HW2: Chorded Keyboard
Paige Plander & Emily Huynh
IDD Summer 2018
Conventional QWERTY keyboards, even on touchscreen phones, require two hands for efficient operation. Chorded keyboards (also known as a keyset) were introduced in 1968 by Douglas Engelbart, uniquely requiring only one hand.
The original chorded keyboard based key mappings on the number the letter corresponded to (for example, A is 1 and Z is 26). Each key from left to right was equivalent to 1, 2, 4, 8, 16; pressing two keys at once would add these values together in order to map to the correct letter in the alphabet. The act of pressing multiple keys at once to yield a different result is where the "chorded" namesake comes from.
The circuit consists of five switches, an Adafruit Feather M0, and two LEDs. Switches were connected to pins 9-13 on the Feather on one terminal, and ground on the other terminal. When the user presses the switch, the switch will be registered as
LOW on the microcontroller because the two terminals on the switch get connected, and the 3.3V is pulled down to ground. Without any presses, the state is regularly registered as
HIGH, and internal pull-up resistors are used.
The LEDs that are used to display the current step (see Software: Mapping) were connected to pins 5 and 6 on the microcontroller. Pressing a preset switch (the leftmost key) would toggle the grouping, and thus toggle which LED was on with the use of
digitalWrite(PIN, 0) to turn the last group state-associated LED off, and the next grouping on with
digitalWrite(PIN,1). Two LEDs are used to represent three modes; the left LED represents Mode 1, the right LED represents Mode 2, and both LEDs represent Mode 3.
The housing is made from 1/8'' thick Plywood. Designs were laser cut using a Universal Laser System. Three holes were cut out for LED display to indicate the current grouping, and a notch on the side was cut out for the microUSB connection to the microcontroller.
Our final design included a key for every letter in the alphabet and special character that can be used on the keyboard. By following the lines from right to left, beginning at the character you'd like to input, you can see which keys need to be pressed down to make each combination.
In order to correctly register key presses, debouncing the buttons was required in order to provide a smooth interface. Debouncing was done by setting a variable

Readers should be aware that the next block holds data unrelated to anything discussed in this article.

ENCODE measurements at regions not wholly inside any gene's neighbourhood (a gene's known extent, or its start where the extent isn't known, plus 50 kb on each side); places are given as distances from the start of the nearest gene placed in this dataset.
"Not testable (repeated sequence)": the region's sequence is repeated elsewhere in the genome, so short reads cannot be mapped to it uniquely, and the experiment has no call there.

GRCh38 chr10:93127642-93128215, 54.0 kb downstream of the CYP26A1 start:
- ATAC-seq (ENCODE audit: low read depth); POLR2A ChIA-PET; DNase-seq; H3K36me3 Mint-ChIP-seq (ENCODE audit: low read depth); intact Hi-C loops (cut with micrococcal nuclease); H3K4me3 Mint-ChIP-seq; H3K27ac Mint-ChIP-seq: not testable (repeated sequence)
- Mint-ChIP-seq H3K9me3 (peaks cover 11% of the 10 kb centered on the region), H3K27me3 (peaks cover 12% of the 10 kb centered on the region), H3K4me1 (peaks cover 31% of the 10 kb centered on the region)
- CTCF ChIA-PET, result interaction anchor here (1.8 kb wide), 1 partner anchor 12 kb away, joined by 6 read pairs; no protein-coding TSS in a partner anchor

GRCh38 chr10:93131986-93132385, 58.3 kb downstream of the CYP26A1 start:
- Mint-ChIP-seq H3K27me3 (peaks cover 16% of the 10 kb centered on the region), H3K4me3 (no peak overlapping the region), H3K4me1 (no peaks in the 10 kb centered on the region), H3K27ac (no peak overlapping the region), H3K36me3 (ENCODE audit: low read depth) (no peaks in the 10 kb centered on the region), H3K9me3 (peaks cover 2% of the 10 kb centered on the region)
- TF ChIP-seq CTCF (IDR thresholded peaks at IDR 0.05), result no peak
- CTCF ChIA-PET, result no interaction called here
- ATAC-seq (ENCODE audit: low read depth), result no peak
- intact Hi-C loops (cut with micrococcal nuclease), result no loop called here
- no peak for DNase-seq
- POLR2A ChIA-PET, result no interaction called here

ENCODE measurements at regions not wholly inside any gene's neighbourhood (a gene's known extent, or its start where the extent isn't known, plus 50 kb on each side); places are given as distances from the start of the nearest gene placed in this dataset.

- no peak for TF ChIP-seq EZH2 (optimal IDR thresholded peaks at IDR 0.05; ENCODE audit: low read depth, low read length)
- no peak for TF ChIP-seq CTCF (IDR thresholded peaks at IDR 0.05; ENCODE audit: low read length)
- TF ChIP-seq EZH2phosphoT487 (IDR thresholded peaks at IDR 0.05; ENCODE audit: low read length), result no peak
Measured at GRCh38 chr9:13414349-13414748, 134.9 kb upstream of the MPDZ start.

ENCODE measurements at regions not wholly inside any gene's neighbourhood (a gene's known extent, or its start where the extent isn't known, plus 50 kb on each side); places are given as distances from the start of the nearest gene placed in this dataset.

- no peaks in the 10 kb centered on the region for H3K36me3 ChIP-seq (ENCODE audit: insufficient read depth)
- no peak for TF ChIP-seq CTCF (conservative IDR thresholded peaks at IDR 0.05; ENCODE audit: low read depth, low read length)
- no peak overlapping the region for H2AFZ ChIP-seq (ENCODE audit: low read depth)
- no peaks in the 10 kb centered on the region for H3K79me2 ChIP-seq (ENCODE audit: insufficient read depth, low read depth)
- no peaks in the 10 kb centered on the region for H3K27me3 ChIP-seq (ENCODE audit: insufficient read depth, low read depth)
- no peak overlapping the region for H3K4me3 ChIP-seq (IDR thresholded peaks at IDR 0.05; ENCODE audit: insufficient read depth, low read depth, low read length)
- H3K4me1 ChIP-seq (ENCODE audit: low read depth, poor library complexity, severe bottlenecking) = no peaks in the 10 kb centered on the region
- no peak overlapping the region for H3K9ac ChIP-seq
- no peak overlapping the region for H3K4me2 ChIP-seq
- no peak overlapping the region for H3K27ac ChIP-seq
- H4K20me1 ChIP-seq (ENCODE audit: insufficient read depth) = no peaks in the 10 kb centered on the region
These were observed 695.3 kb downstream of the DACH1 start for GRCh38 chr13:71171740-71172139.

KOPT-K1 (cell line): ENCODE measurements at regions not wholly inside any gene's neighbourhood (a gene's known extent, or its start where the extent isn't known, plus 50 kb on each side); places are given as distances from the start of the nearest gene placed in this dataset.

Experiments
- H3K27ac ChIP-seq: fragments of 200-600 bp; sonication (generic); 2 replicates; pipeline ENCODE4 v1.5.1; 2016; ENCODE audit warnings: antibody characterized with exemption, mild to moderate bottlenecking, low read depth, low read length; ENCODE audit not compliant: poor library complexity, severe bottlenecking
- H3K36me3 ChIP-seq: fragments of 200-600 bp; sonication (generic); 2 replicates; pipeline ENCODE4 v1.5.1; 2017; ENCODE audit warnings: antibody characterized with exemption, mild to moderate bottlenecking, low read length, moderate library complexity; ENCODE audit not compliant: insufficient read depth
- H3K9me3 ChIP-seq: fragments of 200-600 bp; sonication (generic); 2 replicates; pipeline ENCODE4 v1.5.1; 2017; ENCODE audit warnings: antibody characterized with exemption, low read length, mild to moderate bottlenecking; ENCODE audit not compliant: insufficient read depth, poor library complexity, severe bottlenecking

DEBOUNCE_TIME to 20 ms. Debouncing often only requires 5-10 ms, but extra time was added to help with registering simultaneous key presses. We found that setting this delay right as the first key press was detected and after all buttons were released worked best. Presses were then registered in an array to be decoded as characters.
Though we borrowed some of the shape progressions from the original Engelbart keyboard, we reduced the number of key press combinations by splitting the alphabet into groups of 3, and reusing the same key patterns within each group. Pressing the "step" key (leftmost key), the user can switch between these three sets, which are listed here:
- A - J
- K - T
- U - Z and punctuation characters (? . , and !)
We also included unique chords for commonly used special characters (delete, tab, enter, and space) that can be accessed regardless of which step the program is in. Though this can take time to get used to, we included LEDs to let the user know which step they are in at all times, and visual representations of each character's chord on the keyset itself. These patterns can be found below.
To translate the data from the pins to our character mapping, we used a function to represent the list's state as a unique number. This function scanned through the list of input pins, adding them in as increasing powers of twos. We could then use this id number to return the appropriate letter in our mapping.
To input text outside of the serial monitor, we used the Arduino Keyboard library.
Final Product Demo
This video shows the prototype being used to type "hello world!".
We had little to no experience in most of the tasks we had to do to complete for this project (which was cool!), so a lot of time was spent fixing mistakes and learning how to use the design software we were working with. Getting the laser cut casing to fit perfectly over the keys took many attempts, and we spent a lot of time debugging the debouncing code. The most tedious part of the hardware implementation was finding LEDs that worked, but otherwise didn't take too much time overall. If we had more time, we would have liked to prototype different key mappings and physical key types, and come up with a way to fit the entire circuit behind the keyset.